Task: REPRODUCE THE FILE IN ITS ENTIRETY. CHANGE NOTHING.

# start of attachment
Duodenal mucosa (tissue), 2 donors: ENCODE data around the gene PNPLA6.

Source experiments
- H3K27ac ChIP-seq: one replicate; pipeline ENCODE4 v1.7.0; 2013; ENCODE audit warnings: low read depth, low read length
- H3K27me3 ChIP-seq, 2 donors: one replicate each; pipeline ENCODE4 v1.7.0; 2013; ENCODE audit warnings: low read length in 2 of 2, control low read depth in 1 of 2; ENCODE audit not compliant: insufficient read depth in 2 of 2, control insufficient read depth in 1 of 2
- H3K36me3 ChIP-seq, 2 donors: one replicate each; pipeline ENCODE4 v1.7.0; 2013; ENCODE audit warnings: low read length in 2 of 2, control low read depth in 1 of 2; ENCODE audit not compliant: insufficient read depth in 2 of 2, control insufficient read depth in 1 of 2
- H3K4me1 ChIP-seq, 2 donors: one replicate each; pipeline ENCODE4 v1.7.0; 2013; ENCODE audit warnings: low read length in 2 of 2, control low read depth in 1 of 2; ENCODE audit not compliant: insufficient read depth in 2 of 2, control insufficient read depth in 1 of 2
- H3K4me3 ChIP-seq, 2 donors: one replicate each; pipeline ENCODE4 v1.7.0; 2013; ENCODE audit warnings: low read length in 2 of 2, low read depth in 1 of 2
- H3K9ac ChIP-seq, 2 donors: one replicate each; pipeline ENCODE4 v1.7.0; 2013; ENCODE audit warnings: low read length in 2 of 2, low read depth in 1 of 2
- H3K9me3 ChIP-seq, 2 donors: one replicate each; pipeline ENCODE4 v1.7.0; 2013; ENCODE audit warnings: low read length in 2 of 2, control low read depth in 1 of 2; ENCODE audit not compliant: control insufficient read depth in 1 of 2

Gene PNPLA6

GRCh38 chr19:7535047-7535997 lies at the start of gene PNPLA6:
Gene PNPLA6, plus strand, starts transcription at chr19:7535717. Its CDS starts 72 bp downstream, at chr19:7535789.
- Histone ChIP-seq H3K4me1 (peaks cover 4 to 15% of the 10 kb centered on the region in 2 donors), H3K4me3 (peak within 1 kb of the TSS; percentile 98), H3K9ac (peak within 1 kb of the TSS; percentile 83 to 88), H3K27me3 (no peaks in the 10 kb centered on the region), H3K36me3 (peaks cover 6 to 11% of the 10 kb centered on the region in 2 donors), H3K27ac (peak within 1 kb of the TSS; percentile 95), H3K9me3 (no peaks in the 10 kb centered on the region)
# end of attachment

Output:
Duodenal mucosa (tissue), 2 donors: ENCODE data around the gene PNPLA6.

Source experiments
- H3K27ac ChIP-seq: one replicate; pipeline ENCODE4 v1.7.0; 2013; ENCODE audit warnings: low read depth, low read length
- H3K27me3 ChIP-seq, 2 donors: one replicate each; pipeline ENCODE4 v1.7.0; 2013; ENCODE audit warnings: low read length in 2 of 2, control low read depth in 1 of 2; ENCODE audit not compliant: insufficient read depth in 2 of 2, control insufficient read depth in 1 of 2
- H3K36me3 ChIP-seq, 2 donors: one replicate each; pipeline ENCODE4 v1.7.0; 2013; ENCODE audit warnings: low read length in 2 of 2, control low read depth in 1 of 2; ENCODE audit not compliant: insufficient read depth in 2 of 2, control insufficient read depth in 1 of 2
- H3K4me1 ChIP-seq, 2 donors: one replicate each; pipeline ENCODE4 v1.7.0; 2013; ENCODE audit warnings: low read length in 2 of 2, control low read depth in 1 of 2; ENCODE audit not compliant: insufficient read depth in 2 of 2, control insufficient read depth in 1 of 2
- H3K4me3 ChIP-seq, 2 donors: one replicate each; pipeline ENCODE4 v1.7.0; 2013; ENCODE audit warnings: low read length in 2 of 2, low read depth in 1 of 2
- H3K9ac ChIP-seq, 2 donors: one replicate each; pipeline ENCODE4 v1.7.0; 2013; ENCODE audit warnings: low read length in 2 of 2, low read depth in 1 of 2
- H3K9me3 ChIP-seq, 2 donors: one replicate each; pipeline ENCODE4 v1.7.0; 2013; ENCODE audit warnings: low read length in 2 of 2, control low read depth in 1 of 2; ENCODE audit not compliant: control insufficient read depth in 1 of 2

Gene PNPLA6

GRCh38 chr19:7535047-7535997 lies at the start of gene PNPLA6:
Gene PNPLA6, plus strand, starts transcription at chr19:7535717. Its CDS starts 72 bp downstream, at chr19:7535789.
- Histone ChIP-seq H3K4me1 (peaks cover 4 to 15% of the 10 kb centered on the region in 2 donors), H3K4me3 (peak within 1 kb of the TSS; percentile 98), H3K9ac (peak within 1 kb of the TSS; percentile 83 to 88), H3K27me3 (no peaks in the 10 kb centered on the region), H3K36me3 (peaks cover 6 to 11% of the 10 kb centered on the region in 2 donors), H3K27ac (peak within 1 kb of the TSS; percentile 95), H3K9me3 (no peaks in the 10 kb centered on the region)